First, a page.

An experimental feature should also be mentioned. Darius II featured subbosses, Darius Gaiden does so as well - but instead of just shooting them down, you are now presented with another option. If you target their brains instead of their body, and pick it up as it falls out, you can gain control of these subbosses. Although they die quickly, and are not of much use (unless you happen to be severly underpowered, in which case some of them can be extremely helpful), its still quite fun to turn the opponents own weapons against them. This feature appeared in a more polished form later in G-Darius, where you could assume control of any successfully weakened enemy, with a set of "control ball" weapons.
Important to mention are the branching levels as well. Present ever since the first game, but showing your complete routes first in Darius II. After every completed level, you are given the choice between two alternate routes. For example, your first stage is "Level A". Once beaten, you can choose between continuing on "Level B" or "Level C", with the text "Zone A is over. We are now rushing to Zone B (or C if you chose that). Be on your guard.". You are hopping from planet to planet as you progress in the game. Furthermore, every route awards you a different ending (based on the final level you have beaten). Because of this branching level design, you need to replay the game multiple times if you truly wish to see everything it offers.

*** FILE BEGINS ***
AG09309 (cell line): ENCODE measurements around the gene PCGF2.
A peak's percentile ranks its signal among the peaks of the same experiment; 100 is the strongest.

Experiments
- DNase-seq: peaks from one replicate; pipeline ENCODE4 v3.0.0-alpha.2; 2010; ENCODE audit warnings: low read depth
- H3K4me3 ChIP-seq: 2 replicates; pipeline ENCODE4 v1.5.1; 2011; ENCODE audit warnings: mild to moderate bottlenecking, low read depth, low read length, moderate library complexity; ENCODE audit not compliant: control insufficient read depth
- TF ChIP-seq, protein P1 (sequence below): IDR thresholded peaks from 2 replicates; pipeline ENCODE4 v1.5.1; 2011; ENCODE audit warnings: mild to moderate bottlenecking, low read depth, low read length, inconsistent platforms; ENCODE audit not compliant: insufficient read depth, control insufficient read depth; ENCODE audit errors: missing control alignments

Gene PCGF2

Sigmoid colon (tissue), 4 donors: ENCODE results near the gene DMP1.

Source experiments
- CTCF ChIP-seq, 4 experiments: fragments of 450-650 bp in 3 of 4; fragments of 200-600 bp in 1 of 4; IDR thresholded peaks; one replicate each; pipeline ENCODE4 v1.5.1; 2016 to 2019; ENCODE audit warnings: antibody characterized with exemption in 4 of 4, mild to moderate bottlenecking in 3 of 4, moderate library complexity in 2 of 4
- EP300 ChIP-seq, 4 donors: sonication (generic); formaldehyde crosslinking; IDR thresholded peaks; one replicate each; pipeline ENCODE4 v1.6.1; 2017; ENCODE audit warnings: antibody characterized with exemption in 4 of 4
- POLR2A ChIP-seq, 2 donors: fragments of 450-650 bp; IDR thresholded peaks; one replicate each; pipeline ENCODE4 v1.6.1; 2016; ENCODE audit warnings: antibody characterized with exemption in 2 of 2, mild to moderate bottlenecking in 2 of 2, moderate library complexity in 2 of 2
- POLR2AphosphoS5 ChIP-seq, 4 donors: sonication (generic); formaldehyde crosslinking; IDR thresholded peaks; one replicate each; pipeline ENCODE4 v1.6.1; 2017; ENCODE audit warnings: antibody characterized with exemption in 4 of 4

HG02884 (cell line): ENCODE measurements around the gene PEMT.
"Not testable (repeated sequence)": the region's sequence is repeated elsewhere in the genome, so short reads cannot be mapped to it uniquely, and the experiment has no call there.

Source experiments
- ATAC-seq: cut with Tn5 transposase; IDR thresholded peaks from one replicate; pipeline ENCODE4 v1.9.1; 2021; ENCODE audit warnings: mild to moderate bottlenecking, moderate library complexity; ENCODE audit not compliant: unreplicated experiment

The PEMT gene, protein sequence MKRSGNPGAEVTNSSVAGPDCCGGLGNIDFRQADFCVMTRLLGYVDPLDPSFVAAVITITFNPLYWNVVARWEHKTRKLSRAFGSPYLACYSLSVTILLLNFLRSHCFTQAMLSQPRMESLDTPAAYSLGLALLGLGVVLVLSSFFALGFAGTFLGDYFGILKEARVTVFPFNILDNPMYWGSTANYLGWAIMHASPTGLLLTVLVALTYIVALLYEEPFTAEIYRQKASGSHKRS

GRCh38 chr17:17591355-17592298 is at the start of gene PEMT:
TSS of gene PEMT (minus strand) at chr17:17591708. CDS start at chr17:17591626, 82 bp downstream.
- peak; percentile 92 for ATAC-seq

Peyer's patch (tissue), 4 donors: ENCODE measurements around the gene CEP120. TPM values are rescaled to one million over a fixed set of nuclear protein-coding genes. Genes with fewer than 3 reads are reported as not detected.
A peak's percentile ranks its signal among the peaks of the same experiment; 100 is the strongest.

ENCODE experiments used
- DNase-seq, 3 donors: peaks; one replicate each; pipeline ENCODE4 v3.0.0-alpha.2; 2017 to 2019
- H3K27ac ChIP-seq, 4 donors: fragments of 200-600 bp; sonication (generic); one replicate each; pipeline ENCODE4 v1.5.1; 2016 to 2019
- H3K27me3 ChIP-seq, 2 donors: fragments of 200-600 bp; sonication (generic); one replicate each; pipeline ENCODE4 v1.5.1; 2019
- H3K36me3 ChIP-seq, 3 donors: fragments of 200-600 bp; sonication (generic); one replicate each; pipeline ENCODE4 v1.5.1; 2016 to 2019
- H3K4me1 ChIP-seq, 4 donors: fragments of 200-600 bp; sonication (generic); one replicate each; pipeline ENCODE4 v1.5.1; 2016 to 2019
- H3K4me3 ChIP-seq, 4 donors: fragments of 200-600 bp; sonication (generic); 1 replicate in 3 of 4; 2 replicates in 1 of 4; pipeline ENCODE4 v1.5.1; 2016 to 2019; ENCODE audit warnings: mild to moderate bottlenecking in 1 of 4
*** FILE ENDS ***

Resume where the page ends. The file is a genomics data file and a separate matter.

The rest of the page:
Darius Gaiden on the Saturn is a perfect port of the arcade game (may even be considered superior for its CD Audio soundtrack), and is easily one of the best Darius games. It's neither impossibly hard nor impossibly complex, the graphics are constantly changing, there are no loading times inbetween levels (only a minor if not completely unnoticable skip), and the music is just gorgeous. Imagine an interstellar opera with futuristic sounds, creating perfect moods for each and every scene you see as you travel throughout the galaxy. The grainy background graphics are balanced by the heavy use of special effects and detailed, creative sprites and incredible bosses. It's true that the gameplay doesn't offer anything extremely special (compared to other high grade Saturn titles), but if anything, this makes the game that much more underrated, because Darius Gaiden is truly one of the most fun shooting games on the Sega Saturn.